A successful salon requires a competent manager to oversee staff, ensure customer satisfaction and drive the creative direction of the business. A manager is also responsible for overseeing health and safety compliance, licensing and all retail operations. For a person who's willing to work her way up through the beauty business, a salon management job can be a rewarding and lucrative career goal.
The salon manager is ultimately responsible for building and maintaining a fiscally healthy business with high customer satisfaction and creative innovation. They may also oversee staff education, product sales and human resources.
A salon manager may also coordinate with the managing director to plan events and create advanced training opportunities. Other tasks include supervising general shop maintenance staff, maintaining the establishment and stocking product.
The salon manager position is similar to an assistant manager post. When the lead manager isn't present, the salon manager is responsible for running the business. If she is also a licensed stylist, she may perform services for a premium price. The salon manager is also responsible for quality control, checking for best practices in both cosmetology technique and creative artistry.
Most salon managers work their way up, learning the trade through experience. EduDecisions.com says, "To become a hair salon manager, try working your way up in the industry, starting out as a salon receptionist, assistant manager or salon assistant. These entry-level beauty careers will provide you with a strong foundation in the industry, and prepare you to manage operations in the future." A license isn't necessary, but it definitely gives a prospective manager a strong foundation in regards to cosmetology standards and practices.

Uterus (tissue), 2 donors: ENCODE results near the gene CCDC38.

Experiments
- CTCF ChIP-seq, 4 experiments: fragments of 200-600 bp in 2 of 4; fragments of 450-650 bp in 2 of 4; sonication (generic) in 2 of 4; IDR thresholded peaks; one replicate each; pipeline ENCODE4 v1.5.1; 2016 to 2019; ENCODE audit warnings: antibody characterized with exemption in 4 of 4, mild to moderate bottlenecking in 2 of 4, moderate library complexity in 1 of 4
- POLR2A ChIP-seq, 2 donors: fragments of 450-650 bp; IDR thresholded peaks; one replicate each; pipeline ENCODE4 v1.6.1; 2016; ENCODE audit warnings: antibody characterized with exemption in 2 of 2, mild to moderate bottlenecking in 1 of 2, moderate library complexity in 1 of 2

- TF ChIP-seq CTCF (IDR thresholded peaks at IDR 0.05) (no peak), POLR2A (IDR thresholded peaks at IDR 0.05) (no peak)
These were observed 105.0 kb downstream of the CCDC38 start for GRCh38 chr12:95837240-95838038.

Salary and Benefits
As of 2010, a salon manager stands to make between £19,500 and £32,500 a year. Benefits might include health insurance, discounted or free products, travel opportunities, continuing education and complimentary beauty and hair services. A salon manager can also make industry contacts that can then help him achieve professional goals.
A salon manager can take her experience and open up her own salon or can look for executive opportunities within the beauty industry. She may be able to take her management skills into the freelance sector, working to coordinate hair and beauty for private events or fashion industry functions.